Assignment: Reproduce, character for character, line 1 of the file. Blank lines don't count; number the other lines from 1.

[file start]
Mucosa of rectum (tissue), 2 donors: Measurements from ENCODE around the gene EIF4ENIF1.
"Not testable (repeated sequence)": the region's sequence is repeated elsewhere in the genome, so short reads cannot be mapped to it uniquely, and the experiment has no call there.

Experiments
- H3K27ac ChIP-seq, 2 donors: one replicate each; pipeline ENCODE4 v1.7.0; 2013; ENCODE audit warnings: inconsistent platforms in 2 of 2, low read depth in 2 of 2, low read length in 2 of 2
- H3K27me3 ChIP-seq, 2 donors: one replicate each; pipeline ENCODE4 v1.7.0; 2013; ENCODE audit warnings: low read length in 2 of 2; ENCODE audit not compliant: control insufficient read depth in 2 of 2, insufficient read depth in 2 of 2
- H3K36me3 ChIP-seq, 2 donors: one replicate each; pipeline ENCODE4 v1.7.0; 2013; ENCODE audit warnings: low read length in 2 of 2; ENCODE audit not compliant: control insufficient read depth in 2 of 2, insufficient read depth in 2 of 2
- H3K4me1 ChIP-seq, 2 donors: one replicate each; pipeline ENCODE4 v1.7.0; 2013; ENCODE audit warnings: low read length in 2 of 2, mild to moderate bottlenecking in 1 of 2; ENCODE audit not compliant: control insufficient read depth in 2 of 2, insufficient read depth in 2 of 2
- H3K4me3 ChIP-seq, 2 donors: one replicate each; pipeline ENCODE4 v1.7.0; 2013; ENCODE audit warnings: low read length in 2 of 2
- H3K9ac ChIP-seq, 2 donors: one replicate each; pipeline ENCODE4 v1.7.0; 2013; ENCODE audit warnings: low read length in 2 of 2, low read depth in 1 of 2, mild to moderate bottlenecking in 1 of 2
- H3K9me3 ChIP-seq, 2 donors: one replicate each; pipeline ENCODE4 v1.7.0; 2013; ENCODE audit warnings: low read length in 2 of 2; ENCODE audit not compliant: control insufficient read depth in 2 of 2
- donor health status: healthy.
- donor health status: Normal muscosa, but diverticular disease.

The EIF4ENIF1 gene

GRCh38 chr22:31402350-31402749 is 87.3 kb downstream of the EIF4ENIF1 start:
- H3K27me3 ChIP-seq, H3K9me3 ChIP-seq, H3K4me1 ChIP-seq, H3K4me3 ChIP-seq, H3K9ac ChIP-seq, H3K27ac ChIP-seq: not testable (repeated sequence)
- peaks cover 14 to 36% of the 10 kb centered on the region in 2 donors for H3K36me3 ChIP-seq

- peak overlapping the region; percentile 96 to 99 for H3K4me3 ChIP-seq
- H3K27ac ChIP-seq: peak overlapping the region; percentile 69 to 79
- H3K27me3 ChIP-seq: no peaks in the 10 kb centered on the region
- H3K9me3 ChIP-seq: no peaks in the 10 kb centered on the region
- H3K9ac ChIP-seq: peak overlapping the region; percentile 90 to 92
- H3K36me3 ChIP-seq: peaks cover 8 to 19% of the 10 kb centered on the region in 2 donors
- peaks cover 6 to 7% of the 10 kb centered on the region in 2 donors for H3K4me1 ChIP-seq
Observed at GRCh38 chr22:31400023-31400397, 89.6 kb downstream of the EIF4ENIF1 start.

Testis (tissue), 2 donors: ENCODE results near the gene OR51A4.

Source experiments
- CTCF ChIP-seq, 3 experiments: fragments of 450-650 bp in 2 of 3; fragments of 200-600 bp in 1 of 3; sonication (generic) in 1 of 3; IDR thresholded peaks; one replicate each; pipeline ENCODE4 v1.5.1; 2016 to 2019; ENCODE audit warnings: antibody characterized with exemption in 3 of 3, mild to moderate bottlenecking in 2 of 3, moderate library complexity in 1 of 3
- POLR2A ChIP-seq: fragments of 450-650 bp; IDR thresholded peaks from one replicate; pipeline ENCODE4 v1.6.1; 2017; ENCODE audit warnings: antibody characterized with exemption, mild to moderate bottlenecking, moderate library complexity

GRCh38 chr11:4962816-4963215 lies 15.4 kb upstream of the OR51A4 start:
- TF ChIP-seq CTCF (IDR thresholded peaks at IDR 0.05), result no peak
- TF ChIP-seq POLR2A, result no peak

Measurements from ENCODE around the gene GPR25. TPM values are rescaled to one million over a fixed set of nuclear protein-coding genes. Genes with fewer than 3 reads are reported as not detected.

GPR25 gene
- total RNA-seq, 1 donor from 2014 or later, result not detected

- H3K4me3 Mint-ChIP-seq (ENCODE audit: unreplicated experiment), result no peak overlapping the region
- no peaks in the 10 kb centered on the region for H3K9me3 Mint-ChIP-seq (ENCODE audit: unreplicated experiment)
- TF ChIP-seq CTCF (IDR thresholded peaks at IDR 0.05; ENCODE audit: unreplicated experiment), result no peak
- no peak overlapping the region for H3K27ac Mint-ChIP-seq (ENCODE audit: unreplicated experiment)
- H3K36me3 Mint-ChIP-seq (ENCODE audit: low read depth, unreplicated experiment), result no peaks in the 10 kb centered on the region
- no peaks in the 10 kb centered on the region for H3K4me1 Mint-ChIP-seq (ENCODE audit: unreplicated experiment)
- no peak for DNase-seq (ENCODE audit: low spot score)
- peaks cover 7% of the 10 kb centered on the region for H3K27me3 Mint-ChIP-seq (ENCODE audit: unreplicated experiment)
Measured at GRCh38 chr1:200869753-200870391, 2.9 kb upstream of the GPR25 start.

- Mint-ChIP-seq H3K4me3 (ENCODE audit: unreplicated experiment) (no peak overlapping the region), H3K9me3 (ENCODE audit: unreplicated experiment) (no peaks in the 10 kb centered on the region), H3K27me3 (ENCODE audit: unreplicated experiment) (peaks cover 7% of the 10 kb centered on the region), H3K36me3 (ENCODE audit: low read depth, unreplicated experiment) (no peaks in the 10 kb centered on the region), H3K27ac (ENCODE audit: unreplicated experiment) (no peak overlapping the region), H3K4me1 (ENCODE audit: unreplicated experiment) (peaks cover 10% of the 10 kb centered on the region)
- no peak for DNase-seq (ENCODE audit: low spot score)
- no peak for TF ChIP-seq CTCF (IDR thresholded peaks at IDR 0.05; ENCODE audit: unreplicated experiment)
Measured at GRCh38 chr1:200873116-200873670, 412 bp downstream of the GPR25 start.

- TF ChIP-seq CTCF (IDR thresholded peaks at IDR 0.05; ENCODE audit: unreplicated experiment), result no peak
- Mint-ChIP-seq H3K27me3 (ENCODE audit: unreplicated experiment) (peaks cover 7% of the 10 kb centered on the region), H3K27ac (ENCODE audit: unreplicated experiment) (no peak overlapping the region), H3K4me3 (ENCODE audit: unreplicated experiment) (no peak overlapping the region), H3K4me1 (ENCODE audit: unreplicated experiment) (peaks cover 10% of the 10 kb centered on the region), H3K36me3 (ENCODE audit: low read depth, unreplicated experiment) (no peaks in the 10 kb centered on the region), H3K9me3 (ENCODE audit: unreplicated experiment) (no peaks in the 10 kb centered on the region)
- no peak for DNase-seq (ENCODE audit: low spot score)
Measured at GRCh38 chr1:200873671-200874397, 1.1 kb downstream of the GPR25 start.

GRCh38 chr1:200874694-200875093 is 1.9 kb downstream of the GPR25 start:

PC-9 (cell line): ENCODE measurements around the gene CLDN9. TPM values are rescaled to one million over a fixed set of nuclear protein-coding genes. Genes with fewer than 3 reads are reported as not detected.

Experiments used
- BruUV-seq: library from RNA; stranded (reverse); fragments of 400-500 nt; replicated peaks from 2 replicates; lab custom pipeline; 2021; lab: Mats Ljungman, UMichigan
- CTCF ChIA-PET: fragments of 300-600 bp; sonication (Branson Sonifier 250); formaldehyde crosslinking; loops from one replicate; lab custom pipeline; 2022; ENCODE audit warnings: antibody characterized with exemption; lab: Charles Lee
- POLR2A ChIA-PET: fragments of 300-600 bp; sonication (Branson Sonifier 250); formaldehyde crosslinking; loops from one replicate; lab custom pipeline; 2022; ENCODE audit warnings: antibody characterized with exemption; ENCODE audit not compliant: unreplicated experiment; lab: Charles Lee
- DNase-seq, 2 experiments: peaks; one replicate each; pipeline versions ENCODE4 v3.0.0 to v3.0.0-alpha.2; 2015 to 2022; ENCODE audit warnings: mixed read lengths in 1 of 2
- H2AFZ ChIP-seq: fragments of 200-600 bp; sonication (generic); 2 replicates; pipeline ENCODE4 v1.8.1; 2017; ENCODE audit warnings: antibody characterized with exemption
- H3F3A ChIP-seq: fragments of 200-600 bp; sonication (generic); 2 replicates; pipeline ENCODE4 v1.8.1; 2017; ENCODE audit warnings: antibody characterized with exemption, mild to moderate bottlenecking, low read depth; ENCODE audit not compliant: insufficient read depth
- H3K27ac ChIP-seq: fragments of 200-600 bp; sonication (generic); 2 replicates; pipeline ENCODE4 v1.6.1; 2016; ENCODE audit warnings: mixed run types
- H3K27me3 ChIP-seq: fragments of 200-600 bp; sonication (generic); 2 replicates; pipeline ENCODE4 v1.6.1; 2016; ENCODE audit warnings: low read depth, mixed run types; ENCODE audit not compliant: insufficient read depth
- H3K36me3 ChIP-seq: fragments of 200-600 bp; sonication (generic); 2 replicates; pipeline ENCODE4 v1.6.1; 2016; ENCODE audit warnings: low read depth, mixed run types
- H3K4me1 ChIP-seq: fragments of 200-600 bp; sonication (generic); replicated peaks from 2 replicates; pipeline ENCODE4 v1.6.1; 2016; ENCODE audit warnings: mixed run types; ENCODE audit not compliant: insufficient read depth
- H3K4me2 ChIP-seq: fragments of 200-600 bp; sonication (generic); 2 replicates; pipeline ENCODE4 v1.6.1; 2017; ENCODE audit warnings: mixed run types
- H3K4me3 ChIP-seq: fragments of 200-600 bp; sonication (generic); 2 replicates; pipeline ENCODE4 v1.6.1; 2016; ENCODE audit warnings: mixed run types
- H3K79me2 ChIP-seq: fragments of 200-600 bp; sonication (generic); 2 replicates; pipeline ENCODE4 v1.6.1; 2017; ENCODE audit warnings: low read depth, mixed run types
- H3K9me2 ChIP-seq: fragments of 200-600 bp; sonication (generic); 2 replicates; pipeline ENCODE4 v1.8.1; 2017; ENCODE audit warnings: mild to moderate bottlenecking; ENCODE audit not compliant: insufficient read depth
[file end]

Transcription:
Mucosa of rectum (tissue), 2 donors: Measurements from ENCODE around the gene EIF4ENIF1.